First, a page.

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Cover image for Spring it on! The complete guide to React Spring. ๐Ÿงต

Spring it on! The complete guide to React Spring. ๐Ÿงต

vaibhavkhulbe profile image Vaibhav Khulbe ใƒปUpdated on ใƒป7 min read

Hey, are you the one who's keen on discovering new possibilities with Hooke's Law? Remember the following image which tells us how elasticity works?

Hooke's Law illustration

Science nerds, just don't go too deep into this...

Well, I'm no a Physics professor to introduce you to the world of how springs and hooks work but I can certainly show you how you can achieve the same level of flexiblity on a React-based application through a very popular library called React Spring. ๐Ÿ˜

Spring GIF

Spring is here! ๐Ÿ™ƒ

What is React Spring? ๐Ÿค”

React Spring is a spring-physics based animation library which gives all the necessary tools to make simple yet powerful animations and interactions via the different interpolations and transitions provided to us.

So yes, you get all the easings and smoothness you would like for your components or elements.

Understanding the spring ๐Ÿง

Before we start coding let's take a moment to appreciate Physics (I loved that subject ๐Ÿฅบ). The term 'spring' is heavily involved with this library.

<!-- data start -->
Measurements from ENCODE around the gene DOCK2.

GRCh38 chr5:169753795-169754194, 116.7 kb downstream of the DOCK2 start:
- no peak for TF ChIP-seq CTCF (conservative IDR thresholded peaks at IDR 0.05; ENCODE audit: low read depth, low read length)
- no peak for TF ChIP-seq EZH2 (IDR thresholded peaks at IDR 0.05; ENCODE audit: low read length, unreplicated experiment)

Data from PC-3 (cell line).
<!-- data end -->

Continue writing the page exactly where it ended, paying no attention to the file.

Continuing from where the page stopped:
Just like we have the following different forces applied to a spring attached to a certain point 'A':

  • Force of gravity.
  • Acceleration of gravity.
  • The spring force.

Spring forces GIF

And more, in the same fashion we describe a spring in React Spring library as something which:

does NOT have a defined curve or a set duration.

Hence all the animations are done in terms of time and curves. This is where React Spring comes into play. Typically, we would have normal @keyframes animations in CSS which basically deals with time-based animation. Here, due to the nature-inspired easings, the animations feel more natural.

What we'll be making? ๐Ÿ˜

First, we'll make this basic transition to understand how things work:

Text transform demo

We'll be using React Hooks in this!

Let's spring it on! ๐Ÿ˜Ž

Step 1: Installation

After you've created a new React project, open up your terminal window and run the following command:

npm install react-spring
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This should install all the necessary files related to the library.

Step 2: The Toggle Component

Create a new file under the src/ folder of your project called Toggle.jsx.

Start with the usual stuff like exporting the component and returning a container div which has two children; first, the <h1> heading called "Hello" and next a <button> "Toggle".